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  5. "Le marché se trouve juste à …

"Le marché se trouve juste à côté de l'église."

Translation:The market is just next to the church.

March 31, 2020

13 Comments


https://www.duolingo.com/profile/JeanP15

Dinged for 'just beside...' Reporting.


https://www.duolingo.com/profile/Harry681392

Me too, "The market is just beside the church" should be accepted.


https://www.duolingo.com/profile/JohnG268007

It should indeed.


https://www.duolingo.com/profile/effyleven

I'm still working out why, "The market is found just next to the church," is wrong. It's a little "1950s quide-book" in tone, but not in the least outlandish... and quite consistant with the sense of "trouve."


https://www.duolingo.com/profile/JLPDuo

This is one of those sentences where it's said kinda funny and trips me up. Don't know about you, but where I'm from we don't say "just next to". We simply say "next to". It's probably a me problem, but I feel like it's been happening a lot.


https://www.duolingo.com/profile/VickyNolla

I don't think you're alone on this one. I think Duo is just trying to introduce an optional way of saying something using "juste". I bet it would be correct also to leave "juste" out, in normal French conversation. I'll await further word on a native speaker, though.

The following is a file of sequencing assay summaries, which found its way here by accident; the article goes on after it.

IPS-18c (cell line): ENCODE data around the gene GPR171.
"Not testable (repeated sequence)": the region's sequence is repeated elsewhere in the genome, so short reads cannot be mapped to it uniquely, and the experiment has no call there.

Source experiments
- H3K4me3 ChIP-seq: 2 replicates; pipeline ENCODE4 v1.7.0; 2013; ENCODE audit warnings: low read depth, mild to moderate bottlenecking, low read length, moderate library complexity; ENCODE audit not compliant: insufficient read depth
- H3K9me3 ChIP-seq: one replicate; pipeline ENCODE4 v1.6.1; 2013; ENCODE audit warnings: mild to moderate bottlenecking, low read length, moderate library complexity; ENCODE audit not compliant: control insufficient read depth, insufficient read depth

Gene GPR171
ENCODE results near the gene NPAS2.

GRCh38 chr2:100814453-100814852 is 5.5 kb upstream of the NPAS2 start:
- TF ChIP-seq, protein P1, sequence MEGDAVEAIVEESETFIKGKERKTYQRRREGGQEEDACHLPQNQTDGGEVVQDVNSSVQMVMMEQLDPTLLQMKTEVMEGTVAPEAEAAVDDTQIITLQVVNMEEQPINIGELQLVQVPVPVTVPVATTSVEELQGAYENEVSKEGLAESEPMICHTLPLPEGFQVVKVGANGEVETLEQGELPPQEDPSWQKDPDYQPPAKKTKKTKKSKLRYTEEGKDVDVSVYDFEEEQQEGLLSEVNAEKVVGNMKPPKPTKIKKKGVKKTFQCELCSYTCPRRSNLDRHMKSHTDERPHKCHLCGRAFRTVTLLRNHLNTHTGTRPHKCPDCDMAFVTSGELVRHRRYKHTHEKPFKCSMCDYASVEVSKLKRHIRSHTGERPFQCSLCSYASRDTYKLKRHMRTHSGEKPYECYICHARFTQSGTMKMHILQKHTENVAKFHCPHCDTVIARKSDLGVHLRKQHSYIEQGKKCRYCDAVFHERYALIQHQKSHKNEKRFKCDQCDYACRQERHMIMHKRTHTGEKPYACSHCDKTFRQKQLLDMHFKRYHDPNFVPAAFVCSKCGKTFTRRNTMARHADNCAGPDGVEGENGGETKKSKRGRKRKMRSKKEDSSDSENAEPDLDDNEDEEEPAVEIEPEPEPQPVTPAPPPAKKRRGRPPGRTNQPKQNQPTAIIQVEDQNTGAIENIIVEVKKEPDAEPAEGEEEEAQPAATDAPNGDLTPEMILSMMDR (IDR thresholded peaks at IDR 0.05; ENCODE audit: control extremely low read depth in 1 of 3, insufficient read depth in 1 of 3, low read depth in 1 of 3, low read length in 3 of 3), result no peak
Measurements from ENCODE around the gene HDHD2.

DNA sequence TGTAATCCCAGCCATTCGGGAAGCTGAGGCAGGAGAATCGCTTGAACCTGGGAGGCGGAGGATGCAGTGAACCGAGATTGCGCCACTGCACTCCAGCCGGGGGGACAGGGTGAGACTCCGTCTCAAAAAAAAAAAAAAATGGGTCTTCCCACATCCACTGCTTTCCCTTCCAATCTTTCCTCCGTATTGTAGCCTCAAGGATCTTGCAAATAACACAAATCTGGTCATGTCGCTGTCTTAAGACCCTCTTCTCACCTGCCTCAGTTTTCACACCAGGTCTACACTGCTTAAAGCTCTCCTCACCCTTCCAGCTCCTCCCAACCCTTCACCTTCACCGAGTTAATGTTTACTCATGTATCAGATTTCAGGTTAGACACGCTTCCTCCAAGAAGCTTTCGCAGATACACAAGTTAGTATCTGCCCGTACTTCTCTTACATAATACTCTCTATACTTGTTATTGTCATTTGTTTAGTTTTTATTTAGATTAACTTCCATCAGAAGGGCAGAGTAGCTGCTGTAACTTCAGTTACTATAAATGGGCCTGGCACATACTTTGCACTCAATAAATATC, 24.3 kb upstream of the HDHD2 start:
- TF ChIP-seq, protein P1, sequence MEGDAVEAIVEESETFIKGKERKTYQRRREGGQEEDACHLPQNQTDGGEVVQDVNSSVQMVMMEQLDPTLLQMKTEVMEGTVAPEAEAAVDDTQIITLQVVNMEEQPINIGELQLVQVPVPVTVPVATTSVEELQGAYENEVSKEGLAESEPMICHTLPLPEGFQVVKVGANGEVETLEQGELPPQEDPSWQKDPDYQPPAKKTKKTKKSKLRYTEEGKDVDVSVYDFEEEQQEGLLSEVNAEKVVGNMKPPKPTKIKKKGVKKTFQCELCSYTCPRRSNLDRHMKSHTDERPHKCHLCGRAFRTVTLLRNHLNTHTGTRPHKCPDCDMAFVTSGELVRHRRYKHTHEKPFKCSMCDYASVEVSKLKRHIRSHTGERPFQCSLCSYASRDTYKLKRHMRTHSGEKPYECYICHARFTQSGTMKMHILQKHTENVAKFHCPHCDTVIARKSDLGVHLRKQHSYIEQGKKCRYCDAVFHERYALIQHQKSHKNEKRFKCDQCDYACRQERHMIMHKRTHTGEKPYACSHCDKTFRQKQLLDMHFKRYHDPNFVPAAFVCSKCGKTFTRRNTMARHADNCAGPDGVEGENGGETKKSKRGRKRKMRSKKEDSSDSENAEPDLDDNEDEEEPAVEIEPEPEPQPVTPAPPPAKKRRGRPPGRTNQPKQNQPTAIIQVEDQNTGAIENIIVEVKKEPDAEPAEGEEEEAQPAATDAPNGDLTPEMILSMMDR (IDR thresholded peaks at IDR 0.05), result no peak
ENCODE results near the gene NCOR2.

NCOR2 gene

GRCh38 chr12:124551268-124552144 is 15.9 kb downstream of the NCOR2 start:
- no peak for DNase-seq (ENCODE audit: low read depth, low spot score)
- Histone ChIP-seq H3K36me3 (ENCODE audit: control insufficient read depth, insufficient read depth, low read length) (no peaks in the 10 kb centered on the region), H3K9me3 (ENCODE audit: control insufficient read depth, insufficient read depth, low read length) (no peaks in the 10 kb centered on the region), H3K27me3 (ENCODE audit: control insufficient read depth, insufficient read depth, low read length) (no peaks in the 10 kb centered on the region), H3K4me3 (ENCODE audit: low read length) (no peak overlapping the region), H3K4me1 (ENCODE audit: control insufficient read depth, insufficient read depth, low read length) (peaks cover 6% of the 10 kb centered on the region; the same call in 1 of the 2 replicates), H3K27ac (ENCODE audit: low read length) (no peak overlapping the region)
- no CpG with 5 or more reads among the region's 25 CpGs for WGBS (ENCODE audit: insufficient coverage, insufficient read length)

https://www.duolingo.com/profile/NSE104165

I'd say "right next to" if I wanted to be more emphatic than "next to".


https://www.duolingo.com/profile/rgrindle1

Or we might say "The market is right beside the church."


https://www.duolingo.com/profile/andrea502268

I put The market can be found right next to the church Not accepted..but should be


https://www.duolingo.com/profile/ChrisJudge1

"The market can be found just next to the church." should be accepted. I found that "The market is located just next to the church" is accepted. There is little difference between the two.


https://www.duolingo.com/profile/Sandib67

Very awkward. There is better way to say this.


https://www.duolingo.com/profile/geoffreymayer

I'd think "se trouver" might literally mean something like "finds itself". It's the market doing the finding, not "je". Anyway, Collins Dictionary gives "to be" for "se trouver" (https://www.collinsdictionary.com/dictionary/french-english/se-trouver).

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